We're Most Likely To Have A Heart Attack At This Time Of Day

Per the Centers for Disease Control and Prevention, that someone in the United States has a heart attack every 40 seconds. A heart attack might start slowly with chest pains, but women might also experience shortness of breath or pain in the neck or jaw. Some heart attacks go unnoticed because they have no symptoms.

Your heart works hard throughout your day, carrying oxygen from the lungs to the rest of your body while shuttling carbon dioxide out of your system (via NHS Inform). Your blood is under a certain amount of pressure to do this to ensure enough blood is circulating. Heart disease occurs when fatty tissue builds up in your arteries, making your heart work harder. A heart attack will occur when some of this fatty tissue breaks off and clogs one of the arteries. Because your stress hormones are more elevated in the morning to help you wake up, you're more likely to suffer from a heart attack in the morning, according to Healthgrades.

Other factors that lead to increases in morning heart attacks

Your circadian rhythm can affect your blood pressure and heart rate. Because these are both higher in the morning hours, a heart attack is more likely to occur, especially if you disrupt your circadian rhythm, according to a 2019 article in Circulation. According to a 2014 study in Blood, a specific protein that prevents the breakdown of blood clots, prothrombotic plasminogen activator inhibitor-1, peaks in the morning hours. This could be one of the reasons why heart attacks are more likely to occur in the morning. Your adrenal glands also secrete more adrenaline in the morning, which can cause tears in some of the plaques in your coronary arteries, according to Grand Strand Health.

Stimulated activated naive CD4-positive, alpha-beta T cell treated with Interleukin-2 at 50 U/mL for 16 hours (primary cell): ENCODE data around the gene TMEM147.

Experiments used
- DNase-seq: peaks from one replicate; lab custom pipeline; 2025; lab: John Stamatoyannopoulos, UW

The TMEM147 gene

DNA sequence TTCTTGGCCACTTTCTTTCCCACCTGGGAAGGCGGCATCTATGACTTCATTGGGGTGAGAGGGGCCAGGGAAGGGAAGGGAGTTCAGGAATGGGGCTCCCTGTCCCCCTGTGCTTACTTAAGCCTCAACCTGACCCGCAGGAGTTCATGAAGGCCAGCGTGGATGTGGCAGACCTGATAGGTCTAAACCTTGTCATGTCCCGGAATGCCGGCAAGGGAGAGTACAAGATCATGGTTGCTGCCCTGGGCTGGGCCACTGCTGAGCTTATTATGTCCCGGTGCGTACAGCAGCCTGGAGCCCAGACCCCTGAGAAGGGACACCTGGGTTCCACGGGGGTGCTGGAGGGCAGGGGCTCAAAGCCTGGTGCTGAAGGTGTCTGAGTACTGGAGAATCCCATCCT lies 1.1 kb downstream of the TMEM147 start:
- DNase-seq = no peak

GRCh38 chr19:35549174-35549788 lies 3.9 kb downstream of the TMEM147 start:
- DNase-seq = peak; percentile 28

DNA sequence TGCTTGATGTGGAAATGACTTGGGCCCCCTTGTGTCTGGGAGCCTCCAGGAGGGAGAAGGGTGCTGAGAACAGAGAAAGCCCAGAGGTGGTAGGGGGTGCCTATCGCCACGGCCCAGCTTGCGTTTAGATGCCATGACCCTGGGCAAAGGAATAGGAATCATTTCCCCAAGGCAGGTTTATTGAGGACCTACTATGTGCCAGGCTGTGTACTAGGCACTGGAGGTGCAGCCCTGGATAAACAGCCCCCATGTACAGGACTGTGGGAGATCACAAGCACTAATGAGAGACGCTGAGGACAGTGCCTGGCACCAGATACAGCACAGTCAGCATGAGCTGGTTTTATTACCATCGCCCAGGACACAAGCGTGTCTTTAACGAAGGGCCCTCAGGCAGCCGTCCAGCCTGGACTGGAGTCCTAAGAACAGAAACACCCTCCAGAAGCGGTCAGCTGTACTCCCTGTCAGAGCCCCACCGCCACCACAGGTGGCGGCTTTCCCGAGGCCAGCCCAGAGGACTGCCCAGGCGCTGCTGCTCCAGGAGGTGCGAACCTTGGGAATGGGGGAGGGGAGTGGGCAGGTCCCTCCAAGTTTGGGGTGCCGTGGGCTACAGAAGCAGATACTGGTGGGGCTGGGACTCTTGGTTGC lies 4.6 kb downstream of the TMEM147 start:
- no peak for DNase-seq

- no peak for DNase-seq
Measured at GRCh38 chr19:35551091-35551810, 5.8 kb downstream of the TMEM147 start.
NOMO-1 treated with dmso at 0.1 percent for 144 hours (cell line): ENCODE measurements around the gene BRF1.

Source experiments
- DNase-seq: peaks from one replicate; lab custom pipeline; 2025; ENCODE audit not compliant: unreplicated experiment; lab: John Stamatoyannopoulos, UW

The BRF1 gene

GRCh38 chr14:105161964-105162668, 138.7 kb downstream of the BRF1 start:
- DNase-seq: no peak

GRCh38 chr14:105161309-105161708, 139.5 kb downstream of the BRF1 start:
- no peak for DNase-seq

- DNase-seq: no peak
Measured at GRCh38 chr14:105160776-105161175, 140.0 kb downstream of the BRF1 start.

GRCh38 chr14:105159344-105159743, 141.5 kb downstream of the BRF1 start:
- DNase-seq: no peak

Some heart attacks might be worse in the morning. A 2011 study in BMJ Heart investigated the impact of the time of day on ST-segment elevation myocardial infarction (STEMI), which indicates damage to the heart's lower chambers.

Reducing heart attacks in the morning

Researchers are looking at the effect of a specific protein, Kruppel-like factor 15 (KLF-15), on people with heart disease. A 2020 study in Circulation found that this protein has a protective effect on the heart and is at its highest in the morning. People with heart disease have lower levels of this protein. Researchers are looking for ways to target KLF15 as a treatment for heart disease (via a 2019 review in the Journal of Molecular and Cellular Cardiology).

In the meantime, you can improve your heart health by getting between 30 and 60 minutes of exercise a day, according to Mayo Clinic. Heart-healthy diets like the DASH eating plan can reduce blood pressure and cholesterol by limiting sugar, salt, processed carbohydrates, alcohol, and saturated fats. Although a healthy weight can reduce your risk of heart disease, your waist circumference can give you a better estimate of belly fat, which is linked to heart disease. Aim for lower than 40 inches around the waist for males and 35 for females. Reducing stress and getting quality sleep each night will also reduce your risk of heart attacks.